The post Witnessing the collision of two neutron stars is a ‘textbook changer.’ Here’s why appeared first on PBS NewsHour.


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    HARI SREENIVASAN: Let’s turn to the continuing fallout and reaction to the Harvey Weinstein story.

    Yesterday, Weinstein resigned from the board of his production company following numerous revelations of sexual harassment and several allegations of assault.

    More than three dozen women have said Weinstein harassed them. While Weinstein has admitted to behaving inappropriately, he has said he didn’t physically assault anyone.

    One of those women is Katherine Kendall. She was a 23-year-old actress who met Weinstein in 1993. She alleges that he invited her to his apartment in New York, where, she says, he took off his clothes and asked for a massage.

    As other actresses began coming forward about their painful experiences, she also went public with her own story.

    She joins me now from Los Angeles.

    First, thanks for joining us.

    And I don’t want to relive something that’s painful for you, but you are taking a public stance on it.

    For people who don’t know your story, what happened?

    KATHERINE KENDALL, Actress/ Photographer: Well, I was you know, a young actress, and I had had a formal meeting at the Miramax office earlier that day.

    And then, at the end of the meeting, which I thought went really well, he invited me to come to screenings. He said: “Welcome to the Miramax family. You know, come to premieres, screenings, et cetera. In fact, there’s one this afternoon. Would you like to come?”

    And I said, “Sure.”

    And I ended up going to see a movie with him. It ended up just being a movie, not a screening, but the film “Red Rock West.” And, you know, that’s right when I had this sort of sinking feeling that something wasn’t going right.

    And then, after the movie, we walked for a few blocks. And he said he needed to go up to his apartment to get something, and would I just come with him real quick? And I sort of said no, and we went back and forth on that for a minute. It was sort of a negotiation with him always, trying to sort of stand my ground, but then be convinced it was OK.

    I did go into his apartment. Once there, we talked for a long time about art and movies. And I felt like he was treating me like an intellect.

    And I felt like the meeting was going really well, and sort of continued. I didn’t feel unsafe once I was in there. And, at one point, then, he got up to go to the bathroom. And he came back in a robe and asked me to give him a massage.

    And I was extremely uncomfortable. And I was like, oh, God, no, I’m not comfortable with that. And we went back and forth on that.

    And then he went back to the bathroom again, and came back this time completely naked. And, you know, that changed it entirely for me, too. It just took it to the next place. It was completely disorienting. And I was scared, you know? I was really scared.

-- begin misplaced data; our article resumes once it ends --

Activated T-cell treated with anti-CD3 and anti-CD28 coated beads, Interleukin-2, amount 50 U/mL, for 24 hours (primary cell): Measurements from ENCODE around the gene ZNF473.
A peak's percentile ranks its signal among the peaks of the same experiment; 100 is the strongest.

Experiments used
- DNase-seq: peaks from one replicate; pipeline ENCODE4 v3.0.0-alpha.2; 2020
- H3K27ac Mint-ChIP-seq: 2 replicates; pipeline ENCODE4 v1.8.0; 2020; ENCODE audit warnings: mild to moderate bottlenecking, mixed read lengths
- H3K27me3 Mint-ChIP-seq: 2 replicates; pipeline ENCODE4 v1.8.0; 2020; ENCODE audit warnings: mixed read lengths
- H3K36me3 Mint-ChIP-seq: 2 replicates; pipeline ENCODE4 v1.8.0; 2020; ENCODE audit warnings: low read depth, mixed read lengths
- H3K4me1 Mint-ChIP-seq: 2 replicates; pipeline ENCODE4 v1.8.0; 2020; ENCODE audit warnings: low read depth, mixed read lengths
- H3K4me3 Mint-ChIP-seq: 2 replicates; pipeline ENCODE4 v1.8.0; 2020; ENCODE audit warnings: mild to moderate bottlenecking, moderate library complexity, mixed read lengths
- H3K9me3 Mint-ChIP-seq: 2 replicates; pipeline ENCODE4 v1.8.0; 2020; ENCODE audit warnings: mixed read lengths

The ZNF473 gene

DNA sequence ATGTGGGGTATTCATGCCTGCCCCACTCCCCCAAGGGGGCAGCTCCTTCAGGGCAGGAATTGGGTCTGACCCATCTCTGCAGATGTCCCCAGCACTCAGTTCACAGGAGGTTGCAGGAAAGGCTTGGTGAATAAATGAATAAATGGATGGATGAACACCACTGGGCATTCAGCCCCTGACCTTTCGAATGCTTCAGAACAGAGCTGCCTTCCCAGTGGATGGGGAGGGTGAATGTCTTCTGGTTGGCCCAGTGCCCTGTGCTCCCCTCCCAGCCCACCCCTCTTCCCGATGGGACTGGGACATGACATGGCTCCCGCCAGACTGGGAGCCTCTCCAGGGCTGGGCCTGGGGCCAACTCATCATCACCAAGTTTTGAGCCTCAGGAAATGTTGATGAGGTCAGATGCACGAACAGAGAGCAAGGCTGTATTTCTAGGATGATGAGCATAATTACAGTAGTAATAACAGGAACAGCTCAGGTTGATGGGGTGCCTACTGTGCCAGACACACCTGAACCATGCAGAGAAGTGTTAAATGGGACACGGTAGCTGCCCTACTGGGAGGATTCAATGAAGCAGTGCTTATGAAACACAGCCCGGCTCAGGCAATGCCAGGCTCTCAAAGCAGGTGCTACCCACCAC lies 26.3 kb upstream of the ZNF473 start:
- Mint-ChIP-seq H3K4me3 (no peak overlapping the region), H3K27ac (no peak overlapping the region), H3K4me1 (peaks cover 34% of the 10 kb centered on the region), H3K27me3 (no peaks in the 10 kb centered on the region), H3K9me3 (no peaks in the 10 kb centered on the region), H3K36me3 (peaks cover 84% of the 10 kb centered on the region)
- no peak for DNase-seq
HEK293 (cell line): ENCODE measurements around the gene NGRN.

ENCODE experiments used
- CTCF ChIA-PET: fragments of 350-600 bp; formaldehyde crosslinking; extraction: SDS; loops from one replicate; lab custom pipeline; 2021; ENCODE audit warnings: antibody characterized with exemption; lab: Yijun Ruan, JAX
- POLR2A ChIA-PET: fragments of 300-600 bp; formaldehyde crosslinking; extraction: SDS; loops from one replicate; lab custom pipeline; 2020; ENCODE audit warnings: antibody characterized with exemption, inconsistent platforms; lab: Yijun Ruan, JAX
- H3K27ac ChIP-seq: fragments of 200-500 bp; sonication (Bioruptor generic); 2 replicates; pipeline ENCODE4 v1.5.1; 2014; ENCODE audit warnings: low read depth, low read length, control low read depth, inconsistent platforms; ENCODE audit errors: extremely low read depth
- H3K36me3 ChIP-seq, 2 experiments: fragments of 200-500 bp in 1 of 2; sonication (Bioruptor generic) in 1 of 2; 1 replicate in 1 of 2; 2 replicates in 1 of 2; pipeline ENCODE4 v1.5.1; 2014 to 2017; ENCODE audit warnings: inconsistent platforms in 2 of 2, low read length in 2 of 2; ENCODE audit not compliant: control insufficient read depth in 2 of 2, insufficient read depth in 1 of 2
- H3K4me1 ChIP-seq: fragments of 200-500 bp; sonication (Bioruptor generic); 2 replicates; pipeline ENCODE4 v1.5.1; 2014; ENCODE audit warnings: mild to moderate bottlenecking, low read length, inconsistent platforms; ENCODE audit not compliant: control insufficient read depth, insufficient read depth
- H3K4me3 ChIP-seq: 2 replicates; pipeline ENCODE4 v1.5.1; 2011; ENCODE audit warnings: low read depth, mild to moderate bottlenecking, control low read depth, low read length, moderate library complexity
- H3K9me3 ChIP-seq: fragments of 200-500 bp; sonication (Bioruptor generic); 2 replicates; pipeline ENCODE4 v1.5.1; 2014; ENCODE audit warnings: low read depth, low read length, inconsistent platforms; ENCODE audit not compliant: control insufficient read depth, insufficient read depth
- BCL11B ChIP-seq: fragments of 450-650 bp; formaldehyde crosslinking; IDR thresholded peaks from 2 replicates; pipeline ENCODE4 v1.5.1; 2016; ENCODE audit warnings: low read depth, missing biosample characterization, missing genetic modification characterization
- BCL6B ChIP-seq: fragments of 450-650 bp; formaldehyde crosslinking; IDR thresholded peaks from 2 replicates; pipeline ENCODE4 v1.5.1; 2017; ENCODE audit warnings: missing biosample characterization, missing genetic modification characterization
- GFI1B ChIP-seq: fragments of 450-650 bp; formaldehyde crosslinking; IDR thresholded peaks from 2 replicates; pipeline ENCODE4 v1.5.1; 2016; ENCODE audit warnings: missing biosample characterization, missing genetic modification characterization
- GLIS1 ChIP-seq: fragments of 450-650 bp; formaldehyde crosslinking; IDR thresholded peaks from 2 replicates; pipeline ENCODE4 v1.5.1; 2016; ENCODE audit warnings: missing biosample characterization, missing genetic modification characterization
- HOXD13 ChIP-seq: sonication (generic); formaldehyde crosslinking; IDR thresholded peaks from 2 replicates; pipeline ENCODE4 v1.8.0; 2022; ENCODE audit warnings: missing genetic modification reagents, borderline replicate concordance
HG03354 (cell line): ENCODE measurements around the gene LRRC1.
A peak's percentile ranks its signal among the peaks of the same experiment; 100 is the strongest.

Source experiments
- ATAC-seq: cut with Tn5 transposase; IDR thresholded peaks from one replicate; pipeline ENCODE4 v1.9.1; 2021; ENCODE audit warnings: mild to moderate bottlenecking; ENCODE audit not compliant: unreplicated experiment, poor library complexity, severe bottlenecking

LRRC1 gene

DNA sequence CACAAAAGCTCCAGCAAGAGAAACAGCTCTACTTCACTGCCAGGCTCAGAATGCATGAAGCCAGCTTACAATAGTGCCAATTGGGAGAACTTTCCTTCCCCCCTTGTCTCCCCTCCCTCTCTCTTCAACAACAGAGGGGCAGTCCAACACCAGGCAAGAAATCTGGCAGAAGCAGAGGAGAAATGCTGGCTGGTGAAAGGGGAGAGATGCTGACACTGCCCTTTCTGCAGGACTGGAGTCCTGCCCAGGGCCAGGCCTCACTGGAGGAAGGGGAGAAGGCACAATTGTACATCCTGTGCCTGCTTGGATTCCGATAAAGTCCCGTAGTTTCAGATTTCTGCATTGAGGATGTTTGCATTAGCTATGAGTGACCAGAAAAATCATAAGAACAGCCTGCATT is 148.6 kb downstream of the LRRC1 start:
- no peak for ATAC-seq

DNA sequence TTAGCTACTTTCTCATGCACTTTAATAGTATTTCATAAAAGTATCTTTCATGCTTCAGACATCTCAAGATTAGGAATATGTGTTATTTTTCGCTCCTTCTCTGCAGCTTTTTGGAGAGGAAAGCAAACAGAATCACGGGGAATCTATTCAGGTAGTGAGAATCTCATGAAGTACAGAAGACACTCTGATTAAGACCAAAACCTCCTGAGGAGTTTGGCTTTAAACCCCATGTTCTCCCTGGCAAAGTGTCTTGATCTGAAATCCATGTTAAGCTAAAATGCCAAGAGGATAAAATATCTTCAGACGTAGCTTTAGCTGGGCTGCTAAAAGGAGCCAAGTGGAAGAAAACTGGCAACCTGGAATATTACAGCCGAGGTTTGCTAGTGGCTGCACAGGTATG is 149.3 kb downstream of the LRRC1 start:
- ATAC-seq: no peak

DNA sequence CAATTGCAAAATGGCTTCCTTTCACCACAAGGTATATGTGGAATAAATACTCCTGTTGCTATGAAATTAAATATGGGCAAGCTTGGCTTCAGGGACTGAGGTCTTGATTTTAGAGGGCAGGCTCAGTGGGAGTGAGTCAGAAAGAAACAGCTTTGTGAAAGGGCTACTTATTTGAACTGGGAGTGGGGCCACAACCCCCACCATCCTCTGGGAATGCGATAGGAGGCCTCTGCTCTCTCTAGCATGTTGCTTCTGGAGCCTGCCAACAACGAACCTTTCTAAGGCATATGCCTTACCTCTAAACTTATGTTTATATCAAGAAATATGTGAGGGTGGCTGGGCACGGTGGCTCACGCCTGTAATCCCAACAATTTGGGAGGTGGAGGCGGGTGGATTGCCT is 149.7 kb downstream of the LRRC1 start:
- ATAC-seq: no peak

And then it became sort of a cat-and-mouse game of, like, how am I going to get out of there?

    And I’m — it’s hard to make sense of what someone is trying to do to you when they’re fully naked, and they’re…

    HARI SREENIVASAN: Yes.

    KATHERINE KENDALL: You know, I’m 105 pounds. He’s a large man standing between me and the door.

    And, I mean, I felt very resolute, like, I will definitely get out of here somehow. But I’m not — I’m not sure — I’m not sure what’s going to happen here. You know, a lot was going through my head.

    And he said, well, if you won’t give me a massage, will you at least show me your breasts? And it was just — you know, it was, all in all, an extremely humiliating experience for me.

    And even though I got away, I felt like something had still — like something horrible had just happened to me.

    HARI SREENIVASAN: You know, in the immediate aftermath, did you tell someone about it? Because you have said before that you felt ashamed…

    KATHERINE KENDALL: I did.

    HARI SREENIVASAN: … even though you were the victim.

    KATHERINE KENDALL: I did.

    It’s really interesting how that happens. And I think — you know, I’m older now, and I have done some work on myself. And I have learned that a lot of people feel that way.

    It’s — it’s not — it wasn’t just me. But the just me feeling that this is my fault, this must have only happened to me, there’s something wrong with me, is so common when someone perpetrates against you.

    HARI SREENIVASAN: What were the…

    KATHERINE KENDALL: And I did. I told my mom.

    And I told some good friends. But, you know, one of the things that happened was, I didn’t want them to tell anybody. You know, people wanted to help me, but they didn’t know how, and I didn’t want them to try too hard, because I didn’t want it to backlash.

    I was scared. And I think that it’s important to remember that we don’t really come from a culture that supports women in talking about sexual harassment, in my — in my experience, that is. And, you know, I just haven’t felt like it was something I was going to get support on…

    HARI SREENIVASAN: You know, how long…

    KATHERINE KENDALL: … in the bigger picture.

    HARI SREENIVASAN: Yes.

    How long did this feeling last? Or, I guess, what are the longer-term ripple effects here? Did it shake your confidence in your abilities?

    KATHERINE KENDALL: I think it did. I think it did. I think it did.